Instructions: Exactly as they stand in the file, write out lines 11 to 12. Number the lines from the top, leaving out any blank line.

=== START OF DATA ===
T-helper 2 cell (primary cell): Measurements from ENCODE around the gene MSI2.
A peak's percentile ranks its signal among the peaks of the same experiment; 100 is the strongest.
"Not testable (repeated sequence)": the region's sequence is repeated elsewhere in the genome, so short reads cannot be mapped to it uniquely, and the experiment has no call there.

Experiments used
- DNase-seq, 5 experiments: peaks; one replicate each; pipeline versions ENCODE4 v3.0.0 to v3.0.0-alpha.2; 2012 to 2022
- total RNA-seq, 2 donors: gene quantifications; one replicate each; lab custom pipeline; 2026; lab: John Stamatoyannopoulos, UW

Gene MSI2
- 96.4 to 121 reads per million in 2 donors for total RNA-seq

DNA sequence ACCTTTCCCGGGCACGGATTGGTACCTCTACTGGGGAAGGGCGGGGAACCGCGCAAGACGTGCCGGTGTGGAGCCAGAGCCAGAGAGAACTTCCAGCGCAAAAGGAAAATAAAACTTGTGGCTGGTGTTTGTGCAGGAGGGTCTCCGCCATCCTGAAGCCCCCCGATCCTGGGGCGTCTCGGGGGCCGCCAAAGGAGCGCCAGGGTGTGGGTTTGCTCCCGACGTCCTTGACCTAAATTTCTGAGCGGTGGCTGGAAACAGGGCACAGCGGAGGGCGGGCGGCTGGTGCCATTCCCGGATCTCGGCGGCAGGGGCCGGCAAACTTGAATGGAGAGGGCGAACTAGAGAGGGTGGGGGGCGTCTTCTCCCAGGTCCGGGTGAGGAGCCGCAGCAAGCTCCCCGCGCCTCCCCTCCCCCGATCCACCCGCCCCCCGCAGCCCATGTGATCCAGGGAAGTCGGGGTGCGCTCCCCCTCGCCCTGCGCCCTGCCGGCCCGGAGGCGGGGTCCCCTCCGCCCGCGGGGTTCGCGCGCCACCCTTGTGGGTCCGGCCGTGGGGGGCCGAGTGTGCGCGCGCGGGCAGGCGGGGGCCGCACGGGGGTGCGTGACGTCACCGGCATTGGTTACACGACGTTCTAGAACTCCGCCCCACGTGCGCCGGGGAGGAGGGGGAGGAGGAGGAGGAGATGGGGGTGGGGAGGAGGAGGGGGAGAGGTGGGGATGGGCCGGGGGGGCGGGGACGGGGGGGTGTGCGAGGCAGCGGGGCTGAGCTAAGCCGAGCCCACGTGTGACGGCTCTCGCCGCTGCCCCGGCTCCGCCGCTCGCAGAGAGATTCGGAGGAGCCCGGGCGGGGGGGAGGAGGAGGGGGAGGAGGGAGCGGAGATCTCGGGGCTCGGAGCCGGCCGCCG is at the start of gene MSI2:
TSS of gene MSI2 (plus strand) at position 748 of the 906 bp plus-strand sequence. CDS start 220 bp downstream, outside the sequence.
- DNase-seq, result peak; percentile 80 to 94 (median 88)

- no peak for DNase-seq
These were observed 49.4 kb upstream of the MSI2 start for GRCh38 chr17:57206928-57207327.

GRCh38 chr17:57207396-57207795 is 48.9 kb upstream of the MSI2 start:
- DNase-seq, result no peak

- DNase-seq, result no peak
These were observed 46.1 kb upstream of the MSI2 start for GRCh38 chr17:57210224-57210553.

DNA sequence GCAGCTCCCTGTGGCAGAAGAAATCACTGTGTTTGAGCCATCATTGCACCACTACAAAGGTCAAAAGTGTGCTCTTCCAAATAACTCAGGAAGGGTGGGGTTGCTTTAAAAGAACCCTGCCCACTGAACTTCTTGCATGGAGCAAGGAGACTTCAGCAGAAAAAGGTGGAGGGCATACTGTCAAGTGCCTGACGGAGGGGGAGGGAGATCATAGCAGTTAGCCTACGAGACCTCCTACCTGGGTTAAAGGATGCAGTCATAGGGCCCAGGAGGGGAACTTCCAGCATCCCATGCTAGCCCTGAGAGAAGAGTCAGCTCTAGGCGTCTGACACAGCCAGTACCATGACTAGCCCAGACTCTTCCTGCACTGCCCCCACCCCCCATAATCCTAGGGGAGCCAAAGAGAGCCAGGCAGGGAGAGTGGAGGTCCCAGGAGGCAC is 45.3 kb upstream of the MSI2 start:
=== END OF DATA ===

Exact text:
- DNase-seq, result peak; percentile 80 to 94 (median 88)

- no peak for DNase-seq